West Bromwich Albion have now been in the English top-flight for six consecutive seasons and are a well-established Premier League side. The club has shaken off its yo-yo tag and notoriety for going up and down.
Recently I’ve read fans comment on social media saying ‘we’re little old West Brom’ and ‘we’re not a top 10 team’ which is, for me, concerning.
Why adopt such a negative mentality? I feel as if we’re selling ourselves short by dumbing down our expectations. Look at Leicester – relegation candidates at the start of the season – and the way in which they’ve revolutionised the upper echelons of the Premier League table. They believed they could challenge the ‘elite’ and are reaping the benefits.
This notion that a lack of financial firepower is holding Albion back doesn’t make sense. Money is not an issue; every Premier League club now has strong financial backing due to the TV revenue/rights. Indeed, the club is ranked 5th on the net spend chart with a figure of £27.50m. We spent £8m alone on James Chester, a central defender who has barely had a kick all season. So we absolutely have the funds available to create a strong Premier League squad. The recruitment and scouting must improve, though. Looking beyond Wigan Athletic and Manchester United would represent a step forward.
There are some good quality players within the current squad. But these players such as Cristian Gamboa and Sebastian Pocognoli have been neglected under Pulis, with more functional and ordinary players such as Craig Gardner and Chris Brunt preferred. As we know Pulis is a very safe manager: he likes tried and trusted professionals. Stephane Sessegnon only started getting first-team starts midway through the campaign and even then, his attacking adventure has been suppressed in a rigid 4-5-1 system. Look at the case of Serge Gnabry, the young German acquired from Arsenal on loan, who made just one league appearance off the bench. He could have offered a great deal of creativity and pace going forward, instead he was ignored and his development stagnated. Our squad is not being maximised to full effect in my opinion.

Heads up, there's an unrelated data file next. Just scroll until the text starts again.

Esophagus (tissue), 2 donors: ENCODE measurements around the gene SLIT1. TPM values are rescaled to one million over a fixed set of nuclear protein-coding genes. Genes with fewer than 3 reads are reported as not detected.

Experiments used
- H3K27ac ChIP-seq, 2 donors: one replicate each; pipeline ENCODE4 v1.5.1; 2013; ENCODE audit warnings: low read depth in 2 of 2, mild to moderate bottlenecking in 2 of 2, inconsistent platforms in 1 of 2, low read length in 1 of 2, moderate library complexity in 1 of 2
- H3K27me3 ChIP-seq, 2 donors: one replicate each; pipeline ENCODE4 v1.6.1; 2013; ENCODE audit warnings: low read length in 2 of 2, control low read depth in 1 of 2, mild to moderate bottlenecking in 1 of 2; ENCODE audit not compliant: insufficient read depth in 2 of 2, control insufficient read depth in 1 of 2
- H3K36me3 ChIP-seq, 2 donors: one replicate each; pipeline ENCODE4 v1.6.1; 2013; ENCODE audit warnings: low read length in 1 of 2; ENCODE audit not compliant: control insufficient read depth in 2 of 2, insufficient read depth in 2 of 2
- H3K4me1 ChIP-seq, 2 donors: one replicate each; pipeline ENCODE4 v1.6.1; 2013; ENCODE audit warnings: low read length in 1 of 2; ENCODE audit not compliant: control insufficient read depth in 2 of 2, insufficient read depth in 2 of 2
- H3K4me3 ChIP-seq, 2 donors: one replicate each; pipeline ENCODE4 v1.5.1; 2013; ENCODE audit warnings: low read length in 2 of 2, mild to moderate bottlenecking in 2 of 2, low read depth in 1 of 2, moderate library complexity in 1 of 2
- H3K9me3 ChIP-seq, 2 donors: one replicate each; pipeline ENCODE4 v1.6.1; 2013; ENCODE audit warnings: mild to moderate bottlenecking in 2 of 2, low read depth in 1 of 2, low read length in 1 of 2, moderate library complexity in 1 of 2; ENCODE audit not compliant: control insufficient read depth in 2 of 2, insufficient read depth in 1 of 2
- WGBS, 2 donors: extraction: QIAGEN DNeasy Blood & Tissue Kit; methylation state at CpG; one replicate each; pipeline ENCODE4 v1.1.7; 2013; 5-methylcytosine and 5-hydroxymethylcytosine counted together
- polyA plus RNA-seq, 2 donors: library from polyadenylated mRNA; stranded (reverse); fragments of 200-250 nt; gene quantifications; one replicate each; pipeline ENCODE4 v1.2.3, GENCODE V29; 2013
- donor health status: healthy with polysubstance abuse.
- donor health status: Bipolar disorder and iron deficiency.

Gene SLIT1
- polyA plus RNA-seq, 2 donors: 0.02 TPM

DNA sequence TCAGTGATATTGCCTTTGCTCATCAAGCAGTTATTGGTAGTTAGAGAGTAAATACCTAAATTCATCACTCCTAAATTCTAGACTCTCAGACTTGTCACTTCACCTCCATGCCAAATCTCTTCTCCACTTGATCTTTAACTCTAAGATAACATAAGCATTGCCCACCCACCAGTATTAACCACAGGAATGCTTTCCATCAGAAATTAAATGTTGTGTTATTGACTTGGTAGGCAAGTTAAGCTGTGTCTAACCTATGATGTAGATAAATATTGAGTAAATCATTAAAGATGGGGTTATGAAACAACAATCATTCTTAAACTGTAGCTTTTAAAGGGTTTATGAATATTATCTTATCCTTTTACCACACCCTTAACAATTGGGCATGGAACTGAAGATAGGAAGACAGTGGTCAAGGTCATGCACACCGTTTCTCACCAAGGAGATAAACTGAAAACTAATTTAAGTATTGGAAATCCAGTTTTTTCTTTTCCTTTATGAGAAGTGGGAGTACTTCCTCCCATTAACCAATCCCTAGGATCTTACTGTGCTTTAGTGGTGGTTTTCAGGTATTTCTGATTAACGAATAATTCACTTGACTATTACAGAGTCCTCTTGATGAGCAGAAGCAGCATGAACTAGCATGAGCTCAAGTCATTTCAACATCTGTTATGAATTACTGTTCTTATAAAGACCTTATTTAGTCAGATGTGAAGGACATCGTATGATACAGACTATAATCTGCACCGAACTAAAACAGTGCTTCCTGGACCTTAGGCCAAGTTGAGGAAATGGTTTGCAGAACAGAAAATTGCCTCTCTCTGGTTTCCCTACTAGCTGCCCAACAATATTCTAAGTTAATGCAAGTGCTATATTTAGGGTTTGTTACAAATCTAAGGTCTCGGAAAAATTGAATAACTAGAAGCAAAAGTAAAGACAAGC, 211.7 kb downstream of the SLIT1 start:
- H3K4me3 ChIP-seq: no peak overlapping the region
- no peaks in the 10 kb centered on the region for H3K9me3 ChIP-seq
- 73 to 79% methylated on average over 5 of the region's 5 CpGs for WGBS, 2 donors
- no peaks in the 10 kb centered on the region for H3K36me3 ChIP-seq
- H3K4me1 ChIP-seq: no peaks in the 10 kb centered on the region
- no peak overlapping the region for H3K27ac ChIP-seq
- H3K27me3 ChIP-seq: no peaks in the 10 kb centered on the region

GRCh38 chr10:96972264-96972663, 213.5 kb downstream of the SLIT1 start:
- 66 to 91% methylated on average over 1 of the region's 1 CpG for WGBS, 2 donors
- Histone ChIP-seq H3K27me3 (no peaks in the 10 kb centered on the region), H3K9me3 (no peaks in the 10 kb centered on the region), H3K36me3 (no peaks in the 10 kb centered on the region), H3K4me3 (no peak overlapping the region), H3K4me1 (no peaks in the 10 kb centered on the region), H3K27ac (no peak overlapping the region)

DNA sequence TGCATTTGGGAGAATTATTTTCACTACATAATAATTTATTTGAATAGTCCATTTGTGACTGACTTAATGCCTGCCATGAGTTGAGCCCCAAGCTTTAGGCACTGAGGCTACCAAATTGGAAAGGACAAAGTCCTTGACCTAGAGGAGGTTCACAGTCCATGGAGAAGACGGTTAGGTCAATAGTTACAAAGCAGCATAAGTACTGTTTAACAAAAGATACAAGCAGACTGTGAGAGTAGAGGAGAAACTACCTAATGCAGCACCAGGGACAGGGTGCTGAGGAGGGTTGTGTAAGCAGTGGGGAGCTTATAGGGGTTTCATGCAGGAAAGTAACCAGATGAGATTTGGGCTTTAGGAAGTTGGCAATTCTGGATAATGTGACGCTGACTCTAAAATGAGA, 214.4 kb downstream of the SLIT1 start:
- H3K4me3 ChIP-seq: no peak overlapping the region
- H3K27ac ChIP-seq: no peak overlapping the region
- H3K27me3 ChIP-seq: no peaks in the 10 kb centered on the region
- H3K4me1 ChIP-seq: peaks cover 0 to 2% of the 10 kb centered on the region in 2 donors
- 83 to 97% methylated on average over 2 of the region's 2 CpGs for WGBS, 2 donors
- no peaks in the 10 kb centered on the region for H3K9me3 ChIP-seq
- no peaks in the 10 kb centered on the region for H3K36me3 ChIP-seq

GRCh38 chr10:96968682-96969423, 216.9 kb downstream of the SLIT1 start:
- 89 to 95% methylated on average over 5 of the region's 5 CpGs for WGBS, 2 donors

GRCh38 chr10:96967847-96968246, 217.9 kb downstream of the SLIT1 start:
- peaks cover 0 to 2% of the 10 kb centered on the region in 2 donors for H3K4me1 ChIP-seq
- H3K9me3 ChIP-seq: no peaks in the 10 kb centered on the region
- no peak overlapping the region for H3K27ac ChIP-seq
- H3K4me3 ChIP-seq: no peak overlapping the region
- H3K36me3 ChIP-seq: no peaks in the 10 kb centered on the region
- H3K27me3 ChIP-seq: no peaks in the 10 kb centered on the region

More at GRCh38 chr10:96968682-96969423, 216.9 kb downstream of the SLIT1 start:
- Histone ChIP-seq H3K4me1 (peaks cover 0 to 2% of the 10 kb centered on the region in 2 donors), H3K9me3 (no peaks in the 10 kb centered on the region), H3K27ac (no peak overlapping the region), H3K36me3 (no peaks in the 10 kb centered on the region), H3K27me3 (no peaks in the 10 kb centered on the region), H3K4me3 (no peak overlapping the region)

Here are some telling statistics. Albion have the worst shots on target per game record in the league and third worst in Europe’s top five leagues (3). On four occasions this season we have failed to register a single shot on goal, more than any other side. We are ranked bottom of the league in terms of average possession (40.3%) and passing success (71.4%). We also possess the division’s worst accurate short passing stats (206.8), which is indicative of our inability to retain the ball.
We’ve built a strong base. So isn’t it about time that we build on that and push on? When we finished 8th under Steve Clarke, I felt like we were actually going places. Now it seems like the majority of our supporters are content with merely finishing mid-table every season. That is okay to an extent, but when the football is so poor it makes you question what are the fans actually paying their money for? Most Baggies will tell you they want to be entertained, they want to see flair, action and goals. At the moment, we are witnessing some of the worst football that Albion have ever produced, and the results aren’t consistently good enough to make a compromise. I can’t help but think some of Albion’s fan base has been brainwashed into interpreting a mediocre performance as a good performance.
Granted, Pulis will invariably keep us up season after season. He’s proven that in the past at various clubs. But is it too greedy to ask for a little bit more? Jeremy Peace is obviously not going to want to change anytime soon, knowing that survival brings a fortune. As far as he’s concerned Pulis is the perfect manager and nothing else matters other than staying up. I hope for a better, more forward-thinking and ambitious philosophy in the near future. But the reality is that won’t occur under the current regime.
Food for thought.